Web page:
Royalty Income Trust

What Is a Royalty Income Trust?

A royalty income trust is a type of special-purpose financing vehicle that lets investors partake in the income generated from gas deposits, oil wells, coal mines, and other energy-producing concerns. They are most often found in Canada.

As long as these companies remain operational and continue moving products, trust unitholders receive monthly cash distributions based on royalties paid by those companies during each prior month. Once a natural resource is depleted; say, an oil well runs dry, the trust is immediately dissolved.

Key Takeaways

  • A royalty income trust is a type of special-purpose financing vehicle that lets investors receive the income generated by energy-producing companies, usually seen in Canada.
  • Investors, who are known as unitholders, receive monthly cash distributions based on the royalties paid by the companies during the prior month. 
  • Royalty trusts offer investors higher yields than stocks, even though they trade alike.
  • Royalty trusts offer tax-advantaged yields to investors because the IRS doesn't recognize distributions from these vehicles as taxable events. 

Understanding Royalty Income Trusts

Royalty trusts offer investors the promise of higher yields than stocks, even though they trade similarly. These trusts attract energy companies because they let them sell their cash-flow-producing assets for relatively high prices.

Consider the following fictitious example: Suppose ABC Oil Company anticipates selling one million barrels per year for the next 20 years, for $20 per barrel, thus earning $20 million per year. ABC may elect to partner with an investment bank to sell its oil output to a royalty income trust. Moving forward, ABC receives a routine payout from the bank, which, in turn, distributes ABC's profits to unitholders. An investor's monthly take fluctuates depending on the output of ABC's production and the current price of said output. Simply put, this arrangement locks in reliable earnings for ABC, while potentially reaping high returns for unitholders.

Additional Benefits of Royalty Income Trusts

As pass-through entities, royalty income trusts avoid corporate income tax liability by passing expenses and income to unitholders, who enjoy tax-advantaged yields, due to the fact that energy companies depreciate over time and because natural resources inevitably deplete. Consequently, the IRS doesn't recognize distributions from most royalty income trusts income as taxable events. Instead, unitholders may use these distributions to reduce their cost basis in the stock, which is taxed at lower capital gains rates and is tax-deferred until investors liquidate their positions.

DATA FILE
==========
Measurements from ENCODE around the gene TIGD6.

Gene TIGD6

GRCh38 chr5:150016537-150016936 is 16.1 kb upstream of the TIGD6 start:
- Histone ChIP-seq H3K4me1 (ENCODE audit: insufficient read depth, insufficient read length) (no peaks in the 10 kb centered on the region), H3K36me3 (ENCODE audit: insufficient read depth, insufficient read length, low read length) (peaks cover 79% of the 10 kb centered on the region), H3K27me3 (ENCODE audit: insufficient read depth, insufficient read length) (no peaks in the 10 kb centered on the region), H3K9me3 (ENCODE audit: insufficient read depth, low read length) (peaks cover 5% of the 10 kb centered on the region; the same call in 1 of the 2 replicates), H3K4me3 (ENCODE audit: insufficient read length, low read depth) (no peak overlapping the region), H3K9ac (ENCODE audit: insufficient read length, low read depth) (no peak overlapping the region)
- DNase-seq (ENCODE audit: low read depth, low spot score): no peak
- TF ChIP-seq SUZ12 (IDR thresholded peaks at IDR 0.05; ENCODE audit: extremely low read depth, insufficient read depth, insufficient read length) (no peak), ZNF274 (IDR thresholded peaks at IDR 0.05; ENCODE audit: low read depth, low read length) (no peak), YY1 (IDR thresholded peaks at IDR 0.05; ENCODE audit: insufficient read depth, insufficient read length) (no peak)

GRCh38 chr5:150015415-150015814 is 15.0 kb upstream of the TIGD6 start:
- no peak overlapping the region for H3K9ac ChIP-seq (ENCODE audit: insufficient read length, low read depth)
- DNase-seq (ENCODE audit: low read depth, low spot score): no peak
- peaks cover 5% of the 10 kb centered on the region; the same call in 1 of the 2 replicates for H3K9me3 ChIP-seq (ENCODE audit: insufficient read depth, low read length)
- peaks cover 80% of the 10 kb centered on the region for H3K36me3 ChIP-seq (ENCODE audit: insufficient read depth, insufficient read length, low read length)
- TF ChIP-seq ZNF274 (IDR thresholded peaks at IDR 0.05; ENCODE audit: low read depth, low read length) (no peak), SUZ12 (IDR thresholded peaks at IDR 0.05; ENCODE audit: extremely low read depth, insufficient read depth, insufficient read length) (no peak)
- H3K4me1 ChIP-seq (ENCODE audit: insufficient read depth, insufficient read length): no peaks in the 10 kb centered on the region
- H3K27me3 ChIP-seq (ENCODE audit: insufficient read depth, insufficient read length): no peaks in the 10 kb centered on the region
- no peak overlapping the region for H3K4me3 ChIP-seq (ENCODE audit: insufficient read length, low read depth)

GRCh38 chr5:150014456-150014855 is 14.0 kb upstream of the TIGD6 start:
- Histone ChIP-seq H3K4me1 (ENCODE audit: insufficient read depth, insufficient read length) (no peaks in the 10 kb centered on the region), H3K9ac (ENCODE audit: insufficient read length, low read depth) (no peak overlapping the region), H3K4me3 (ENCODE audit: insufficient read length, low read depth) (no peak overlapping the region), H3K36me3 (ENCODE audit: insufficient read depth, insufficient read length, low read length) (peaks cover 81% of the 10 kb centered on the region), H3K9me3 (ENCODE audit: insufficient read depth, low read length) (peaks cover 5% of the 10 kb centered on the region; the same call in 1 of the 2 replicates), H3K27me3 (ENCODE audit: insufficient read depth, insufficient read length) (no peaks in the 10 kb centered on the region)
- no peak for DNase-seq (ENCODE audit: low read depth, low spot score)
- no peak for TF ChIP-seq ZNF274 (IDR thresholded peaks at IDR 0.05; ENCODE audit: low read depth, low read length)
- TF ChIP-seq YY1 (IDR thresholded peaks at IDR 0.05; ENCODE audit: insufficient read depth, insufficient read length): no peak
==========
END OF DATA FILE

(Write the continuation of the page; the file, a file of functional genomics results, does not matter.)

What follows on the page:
Furthermore, in some cases, investors may enjoy modest tax credits if they hold units in trusts whose companies produce clean and renewable energy.

Risks Associated With Royalty Income Trusts

The cash flows from royalty income trusts are subject to the notoriously volatile commodities prices and unsteady production levels—uncertainties that present a certain degree of risk for investors. Furthermore, royalty trusts themselves have no physical operations, as they're merely financing vehicles run by banks.

Consequently, unlike traditional stock investors, unitholders interface strictly with the banks and are removed from the energy companies behind the trusts. This gives investors little influence over operational decisions that may affect a company's bottom line.

After a royalty trust is created, it is forbidden from taking on new investments.

Article Sources
Investopedia requires writers to use primary sources to support their work. These include white papers, government data, original reporting, and interviews with industry experts. We also reference original research from other reputable publishers where appropriate. You can learn more about the standards we follow in producing accurate, unbiased content in our editorial policy.
  1. Peter Beck and Simon Romano. "Canadian income funds: your complete guide to income trusts, royalty trusts and real estate investment trusts." John Wiley and Sons, 2009.

  2. Amanda Tait and John Lawford . "Income trusts: A challenge for regulators." Public Interest Advocacy Centre, 2007.

  3. Tim Edgar. "The trouble with income trusts." Canadian Tax Journal, Volume 52, Issue 3, 2004, Page 819.